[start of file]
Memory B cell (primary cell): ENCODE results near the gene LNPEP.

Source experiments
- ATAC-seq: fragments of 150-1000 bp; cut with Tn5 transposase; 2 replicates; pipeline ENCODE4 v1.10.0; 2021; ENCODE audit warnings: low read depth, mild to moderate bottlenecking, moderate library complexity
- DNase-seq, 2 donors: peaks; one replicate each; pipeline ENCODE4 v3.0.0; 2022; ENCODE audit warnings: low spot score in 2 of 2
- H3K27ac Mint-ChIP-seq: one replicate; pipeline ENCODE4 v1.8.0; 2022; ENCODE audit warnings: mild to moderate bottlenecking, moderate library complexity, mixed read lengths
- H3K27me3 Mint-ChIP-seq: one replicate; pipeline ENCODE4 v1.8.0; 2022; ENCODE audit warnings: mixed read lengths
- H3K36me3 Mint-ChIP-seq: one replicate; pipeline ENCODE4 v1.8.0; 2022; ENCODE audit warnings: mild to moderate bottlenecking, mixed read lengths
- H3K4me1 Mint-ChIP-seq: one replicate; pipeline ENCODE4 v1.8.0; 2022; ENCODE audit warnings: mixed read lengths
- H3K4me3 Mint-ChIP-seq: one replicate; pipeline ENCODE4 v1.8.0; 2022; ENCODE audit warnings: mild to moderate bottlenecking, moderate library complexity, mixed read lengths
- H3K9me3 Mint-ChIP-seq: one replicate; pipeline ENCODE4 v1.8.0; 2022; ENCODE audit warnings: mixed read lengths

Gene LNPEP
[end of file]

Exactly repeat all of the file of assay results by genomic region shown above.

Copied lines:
Memory B cell (primary cell): ENCODE results near the gene LNPEP.

Source experiments
- ATAC-seq: fragments of 150-1000 bp; cut with Tn5 transposase; 2 replicates; pipeline ENCODE4 v1.10.0; 2021; ENCODE audit warnings: low read depth, mild to moderate bottlenecking, moderate library complexity
- DNase-seq, 2 donors: peaks; one replicate each; pipeline ENCODE4 v3.0.0; 2022; ENCODE audit warnings: low spot score in 2 of 2
- H3K27ac Mint-ChIP-seq: one replicate; pipeline ENCODE4 v1.8.0; 2022; ENCODE audit warnings: mild to moderate bottlenecking, moderate library complexity, mixed read lengths
- H3K27me3 Mint-ChIP-seq: one replicate; pipeline ENCODE4 v1.8.0; 2022; ENCODE audit warnings: mixed read lengths
- H3K36me3 Mint-ChIP-seq: one replicate; pipeline ENCODE4 v1.8.0; 2022; ENCODE audit warnings: mild to moderate bottlenecking, mixed read lengths
- H3K4me1 Mint-ChIP-seq: one replicate; pipeline ENCODE4 v1.8.0; 2022; ENCODE audit warnings: mixed read lengths
- H3K4me3 Mint-ChIP-seq: one replicate; pipeline ENCODE4 v1.8.0; 2022; ENCODE audit warnings: mild to moderate bottlenecking, moderate library complexity, mixed read lengths
- H3K9me3 Mint-ChIP-seq: one replicate; pipeline ENCODE4 v1.8.0; 2022; ENCODE audit warnings: mixed read lengths

Gene LNPEP